First stop, my phone directory, to look up the district office number for Senator Paul. Putting on my reading glasses, because the type is small, I finally located his office number and called it.  That number no longer works, because Paul has given up his office in Lexington. (Thanks, Senator) So I called his Washington main office. Got a recorded voice asking me to leave a recording and they would get back to me. I needed to have a more definite report, because my blog deadline was already overdue, so I declined. 

Then I called his one state office in Bowling Green, where a sweet young thing said they couldn't tell me whether they could get me a copy or not, but if I called their field representative in LEXINGTON, she might be able to help. Got her number (somewhat incorrect) and after 2 attempts  on a very bad phone line left a message; and am awaiting a reply.

But, deadlines loom, so I tried calling the LEXINGTON office of Sen. McConnell. Got an instant recording saying if I heard that everyone was busy talking to someone else, so please leave a message. Now I remembered all those stories about how tough it is to reach the Senator; hadn't realized it also applied to his local office as well. (Not to be negative, but does anyone get through on their first try?) I declined to leave a recording.

Now, I went back to the current phone directory to look up the office of Congressman Andy Barr. Most helpful, they had a listing for our local congressman; but his name was Ben Chandler. (Lost to Barr six years ago, still UNcorrected) No number also.

Now, off to the internet, googling Barr. Not much more helpful, a lot of listing for him, but NOT his local offices, so I went to his DC listing, and there was the Lexington listing as well. Called the local number. Very helpful young man answered, for the first time, actually took down my request for a copy of the Senate report and asked me to hold while he checked. A minute or so later he came back on..sorry to tell me  they could NOT help me get a copy of any Senate report, apparently only House reports. I thanked him for his efforts.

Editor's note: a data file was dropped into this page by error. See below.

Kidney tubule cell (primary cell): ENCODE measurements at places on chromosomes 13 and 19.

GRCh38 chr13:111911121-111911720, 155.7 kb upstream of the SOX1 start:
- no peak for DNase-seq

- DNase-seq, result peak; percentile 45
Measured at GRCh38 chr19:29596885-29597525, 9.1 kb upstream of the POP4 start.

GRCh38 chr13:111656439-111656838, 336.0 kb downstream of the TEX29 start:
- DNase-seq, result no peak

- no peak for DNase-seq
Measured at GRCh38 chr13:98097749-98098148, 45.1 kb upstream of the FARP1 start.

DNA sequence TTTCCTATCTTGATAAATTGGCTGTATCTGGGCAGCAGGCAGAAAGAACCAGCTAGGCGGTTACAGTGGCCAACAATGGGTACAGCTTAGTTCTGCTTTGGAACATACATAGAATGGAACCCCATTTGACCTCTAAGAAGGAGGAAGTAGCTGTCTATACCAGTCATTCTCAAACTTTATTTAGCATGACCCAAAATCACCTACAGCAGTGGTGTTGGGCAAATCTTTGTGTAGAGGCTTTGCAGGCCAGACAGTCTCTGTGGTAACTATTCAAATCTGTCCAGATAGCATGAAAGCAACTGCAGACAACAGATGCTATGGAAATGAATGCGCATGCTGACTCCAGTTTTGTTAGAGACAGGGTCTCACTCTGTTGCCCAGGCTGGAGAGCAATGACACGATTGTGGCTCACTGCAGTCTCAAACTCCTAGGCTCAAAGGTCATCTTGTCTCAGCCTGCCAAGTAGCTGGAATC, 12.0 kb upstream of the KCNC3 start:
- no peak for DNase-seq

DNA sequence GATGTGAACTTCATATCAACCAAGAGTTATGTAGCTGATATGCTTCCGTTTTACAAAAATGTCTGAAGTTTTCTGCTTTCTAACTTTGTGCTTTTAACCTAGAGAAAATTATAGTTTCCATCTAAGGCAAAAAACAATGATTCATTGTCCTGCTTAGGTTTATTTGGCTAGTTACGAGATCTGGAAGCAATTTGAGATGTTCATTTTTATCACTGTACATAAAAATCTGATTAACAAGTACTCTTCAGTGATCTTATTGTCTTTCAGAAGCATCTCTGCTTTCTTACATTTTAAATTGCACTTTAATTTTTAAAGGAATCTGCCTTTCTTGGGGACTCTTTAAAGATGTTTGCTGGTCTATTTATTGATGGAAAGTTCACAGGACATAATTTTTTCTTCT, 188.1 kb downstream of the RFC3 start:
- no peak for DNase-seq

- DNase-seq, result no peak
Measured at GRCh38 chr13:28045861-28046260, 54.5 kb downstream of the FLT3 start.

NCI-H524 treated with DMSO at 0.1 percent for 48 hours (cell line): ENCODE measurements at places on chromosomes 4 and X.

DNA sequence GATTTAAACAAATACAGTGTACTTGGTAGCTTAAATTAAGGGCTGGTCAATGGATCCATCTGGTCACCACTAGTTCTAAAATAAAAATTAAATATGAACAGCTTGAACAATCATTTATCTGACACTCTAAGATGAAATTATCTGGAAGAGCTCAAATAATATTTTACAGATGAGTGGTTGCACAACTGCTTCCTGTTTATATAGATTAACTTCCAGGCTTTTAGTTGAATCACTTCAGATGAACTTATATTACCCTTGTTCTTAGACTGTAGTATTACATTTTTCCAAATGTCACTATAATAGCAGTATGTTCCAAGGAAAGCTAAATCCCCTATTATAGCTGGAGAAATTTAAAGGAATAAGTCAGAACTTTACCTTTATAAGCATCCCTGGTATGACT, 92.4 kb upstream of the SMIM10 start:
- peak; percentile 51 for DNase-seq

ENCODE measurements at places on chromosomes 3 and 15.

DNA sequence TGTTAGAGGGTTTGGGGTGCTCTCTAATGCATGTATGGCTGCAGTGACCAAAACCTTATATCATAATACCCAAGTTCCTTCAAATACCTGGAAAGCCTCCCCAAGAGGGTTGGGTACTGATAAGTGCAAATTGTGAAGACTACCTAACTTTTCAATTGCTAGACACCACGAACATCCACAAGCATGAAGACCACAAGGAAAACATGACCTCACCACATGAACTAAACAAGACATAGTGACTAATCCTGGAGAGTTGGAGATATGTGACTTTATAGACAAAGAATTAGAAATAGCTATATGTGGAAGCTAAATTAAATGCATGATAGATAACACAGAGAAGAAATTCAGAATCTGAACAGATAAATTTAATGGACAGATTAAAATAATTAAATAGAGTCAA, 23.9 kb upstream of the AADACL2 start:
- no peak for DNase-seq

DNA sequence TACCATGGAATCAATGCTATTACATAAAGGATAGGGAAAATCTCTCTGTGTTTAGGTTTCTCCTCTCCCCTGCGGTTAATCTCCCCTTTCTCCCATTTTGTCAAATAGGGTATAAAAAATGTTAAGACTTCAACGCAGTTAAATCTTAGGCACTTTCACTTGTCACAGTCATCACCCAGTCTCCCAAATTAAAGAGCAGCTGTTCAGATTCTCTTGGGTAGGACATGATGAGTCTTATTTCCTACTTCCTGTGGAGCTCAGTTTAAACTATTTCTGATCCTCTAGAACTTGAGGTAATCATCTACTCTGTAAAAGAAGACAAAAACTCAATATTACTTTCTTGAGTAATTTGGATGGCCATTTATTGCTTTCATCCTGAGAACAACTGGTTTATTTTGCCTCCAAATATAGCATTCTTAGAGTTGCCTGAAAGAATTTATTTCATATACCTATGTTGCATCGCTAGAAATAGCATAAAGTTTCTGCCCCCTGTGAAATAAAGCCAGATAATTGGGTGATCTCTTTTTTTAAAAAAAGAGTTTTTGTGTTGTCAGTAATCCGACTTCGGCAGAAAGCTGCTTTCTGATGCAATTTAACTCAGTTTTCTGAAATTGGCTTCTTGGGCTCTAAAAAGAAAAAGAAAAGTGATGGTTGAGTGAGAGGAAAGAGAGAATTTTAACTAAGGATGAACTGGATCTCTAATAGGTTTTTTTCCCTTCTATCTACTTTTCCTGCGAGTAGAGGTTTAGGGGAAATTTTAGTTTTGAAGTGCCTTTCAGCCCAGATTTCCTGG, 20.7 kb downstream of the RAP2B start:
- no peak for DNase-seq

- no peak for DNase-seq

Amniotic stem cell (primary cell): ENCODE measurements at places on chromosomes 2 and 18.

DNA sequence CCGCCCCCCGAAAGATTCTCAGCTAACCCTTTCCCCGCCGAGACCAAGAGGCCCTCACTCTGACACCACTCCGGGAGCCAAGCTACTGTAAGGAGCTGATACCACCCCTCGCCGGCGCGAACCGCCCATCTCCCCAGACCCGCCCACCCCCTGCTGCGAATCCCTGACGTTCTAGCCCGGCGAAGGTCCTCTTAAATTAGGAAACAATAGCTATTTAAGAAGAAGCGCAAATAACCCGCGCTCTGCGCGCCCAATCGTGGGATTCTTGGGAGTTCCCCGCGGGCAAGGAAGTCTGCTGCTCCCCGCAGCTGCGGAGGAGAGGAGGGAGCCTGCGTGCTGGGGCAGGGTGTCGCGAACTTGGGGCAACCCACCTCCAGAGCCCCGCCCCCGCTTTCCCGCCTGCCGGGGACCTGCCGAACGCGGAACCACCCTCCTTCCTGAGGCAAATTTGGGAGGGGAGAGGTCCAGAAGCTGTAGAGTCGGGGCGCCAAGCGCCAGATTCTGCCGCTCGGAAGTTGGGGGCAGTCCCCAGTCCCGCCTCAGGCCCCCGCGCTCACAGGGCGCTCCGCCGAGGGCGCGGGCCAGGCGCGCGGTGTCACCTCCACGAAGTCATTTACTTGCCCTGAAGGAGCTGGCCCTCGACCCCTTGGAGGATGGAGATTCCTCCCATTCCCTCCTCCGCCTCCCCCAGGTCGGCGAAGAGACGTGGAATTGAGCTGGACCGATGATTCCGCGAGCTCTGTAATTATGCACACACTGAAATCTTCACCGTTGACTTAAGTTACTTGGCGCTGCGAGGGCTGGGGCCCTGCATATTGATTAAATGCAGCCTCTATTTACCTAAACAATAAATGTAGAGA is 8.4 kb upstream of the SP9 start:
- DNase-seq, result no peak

I can tell you from many years of political reporting this type of runaround would not have happened "back in the day." What's going on here with requests from constituents?
As of now I have resolved not to call the offices of that Senate committee in DC or the GPO (Govt. Printing Office) to get this report. Maybe the lady field representative of Paul's will come through in time.

But I still don't have a topic for this week's blog.
Or, do I???

I'm just sayin'...

Thursday, July 25, 2019

Special Session, Special Counsel, Special Numbers

Gov. Bevin is right to lay the stress he has on fixing our incredible pension crisis, although perhaps not to the exclusion of some lesser state problems; and of course reasonable people can argue over the best ways out. The crisis, decades in the making by lack of attention by many governors and the legislature, will not be solved overnight. His basic reforms, passed at the regular session show that. As they wend their way thru a major court test, he had to call a special session to correct some of the problems of the first bill...that's  now done..probably to face another court test filed by his fall opponent, Attorney-General Andy Beshear. We can only hope the courts will decide by the time of the November election, so voters may have the chance to make comparisons, or surely by the time of the regular session in January when other changes will most likely have to be made, and we may know if the corrections made in this week's special session are, in fact, corrections. Stay tuned, it's a complicated mess, but one that must be faced.